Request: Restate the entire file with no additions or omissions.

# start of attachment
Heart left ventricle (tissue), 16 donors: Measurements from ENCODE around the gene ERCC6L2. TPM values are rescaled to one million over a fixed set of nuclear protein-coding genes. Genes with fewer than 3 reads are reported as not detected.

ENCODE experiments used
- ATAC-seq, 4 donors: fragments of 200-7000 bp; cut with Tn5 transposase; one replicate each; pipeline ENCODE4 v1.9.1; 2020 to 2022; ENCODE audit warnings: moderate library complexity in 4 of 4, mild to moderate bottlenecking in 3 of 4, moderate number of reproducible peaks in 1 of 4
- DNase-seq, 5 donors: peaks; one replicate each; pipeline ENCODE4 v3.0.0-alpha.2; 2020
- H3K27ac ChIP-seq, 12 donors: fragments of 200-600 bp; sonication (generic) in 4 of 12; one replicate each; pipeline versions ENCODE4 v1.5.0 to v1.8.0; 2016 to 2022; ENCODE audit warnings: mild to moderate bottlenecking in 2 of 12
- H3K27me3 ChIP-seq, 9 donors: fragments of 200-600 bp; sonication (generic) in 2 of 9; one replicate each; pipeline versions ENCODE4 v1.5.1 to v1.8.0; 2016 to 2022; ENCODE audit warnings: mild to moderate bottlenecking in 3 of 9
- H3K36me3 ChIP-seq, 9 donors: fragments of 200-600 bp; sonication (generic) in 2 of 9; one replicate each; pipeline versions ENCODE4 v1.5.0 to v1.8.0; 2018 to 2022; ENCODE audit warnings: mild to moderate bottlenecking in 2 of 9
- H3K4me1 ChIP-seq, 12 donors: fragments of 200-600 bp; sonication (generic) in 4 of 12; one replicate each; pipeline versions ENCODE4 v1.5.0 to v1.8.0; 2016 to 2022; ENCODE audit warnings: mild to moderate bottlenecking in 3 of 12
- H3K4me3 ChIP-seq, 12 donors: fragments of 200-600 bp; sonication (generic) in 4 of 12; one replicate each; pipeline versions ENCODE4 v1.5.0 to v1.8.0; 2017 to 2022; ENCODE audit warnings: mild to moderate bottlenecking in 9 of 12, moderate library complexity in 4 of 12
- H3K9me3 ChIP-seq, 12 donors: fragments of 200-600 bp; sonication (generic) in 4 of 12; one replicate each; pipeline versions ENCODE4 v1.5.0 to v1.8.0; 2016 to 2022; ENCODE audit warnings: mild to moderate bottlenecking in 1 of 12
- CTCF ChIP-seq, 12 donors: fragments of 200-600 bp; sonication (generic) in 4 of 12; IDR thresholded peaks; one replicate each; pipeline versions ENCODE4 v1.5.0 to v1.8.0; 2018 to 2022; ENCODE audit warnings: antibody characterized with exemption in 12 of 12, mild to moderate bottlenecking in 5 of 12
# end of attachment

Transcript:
Heart left ventricle (tissue), 16 donors: Measurements from ENCODE around the gene ERCC6L2. TPM values are rescaled to one million over a fixed set of nuclear protein-coding genes. Genes with fewer than 3 reads are reported as not detected.

ENCODE experiments used
- ATAC-seq, 4 donors: fragments of 200-7000 bp; cut with Tn5 transposase; one replicate each; pipeline ENCODE4 v1.9.1; 2020 to 2022; ENCODE audit warnings: moderate library complexity in 4 of 4, mild to moderate bottlenecking in 3 of 4, moderate number of reproducible peaks in 1 of 4
- DNase-seq, 5 donors: peaks; one replicate each; pipeline ENCODE4 v3.0.0-alpha.2; 2020
- H3K27ac ChIP-seq, 12 donors: fragments of 200-600 bp; sonication (generic) in 4 of 12; one replicate each; pipeline versions ENCODE4 v1.5.0 to v1.8.0; 2016 to 2022; ENCODE audit warnings: mild to moderate bottlenecking in 2 of 12
- H3K27me3 ChIP-seq, 9 donors: fragments of 200-600 bp; sonication (generic) in 2 of 9; one replicate each; pipeline versions ENCODE4 v1.5.1 to v1.8.0; 2016 to 2022; ENCODE audit warnings: mild to moderate bottlenecking in 3 of 9
- H3K36me3 ChIP-seq, 9 donors: fragments of 200-600 bp; sonication (generic) in 2 of 9; one replicate each; pipeline versions ENCODE4 v1.5.0 to v1.8.0; 2018 to 2022; ENCODE audit warnings: mild to moderate bottlenecking in 2 of 9
- H3K4me1 ChIP-seq, 12 donors: fragments of 200-600 bp; sonication (generic) in 4 of 12; one replicate each; pipeline versions ENCODE4 v1.5.0 to v1.8.0; 2016 to 2022; ENCODE audit warnings: mild to moderate bottlenecking in 3 of 12
- H3K4me3 ChIP-seq, 12 donors: fragments of 200-600 bp; sonication (generic) in 4 of 12; one replicate each; pipeline versions ENCODE4 v1.5.0 to v1.8.0; 2017 to 2022; ENCODE audit warnings: mild to moderate bottlenecking in 9 of 12, moderate library complexity in 4 of 12
- H3K9me3 ChIP-seq, 12 donors: fragments of 200-600 bp; sonication (generic) in 4 of 12; one replicate each; pipeline versions ENCODE4 v1.5.0 to v1.8.0; 2016 to 2022; ENCODE audit warnings: mild to moderate bottlenecking in 1 of 12
- CTCF ChIP-seq, 12 donors: fragments of 200-600 bp; sonication (generic) in 4 of 12; IDR thresholded peaks; one replicate each; pipeline versions ENCODE4 v1.5.0 to v1.8.0; 2018 to 2022; ENCODE audit warnings: antibody characterized with exemption in 12 of 12, mild to moderate bottlenecking in 5 of 12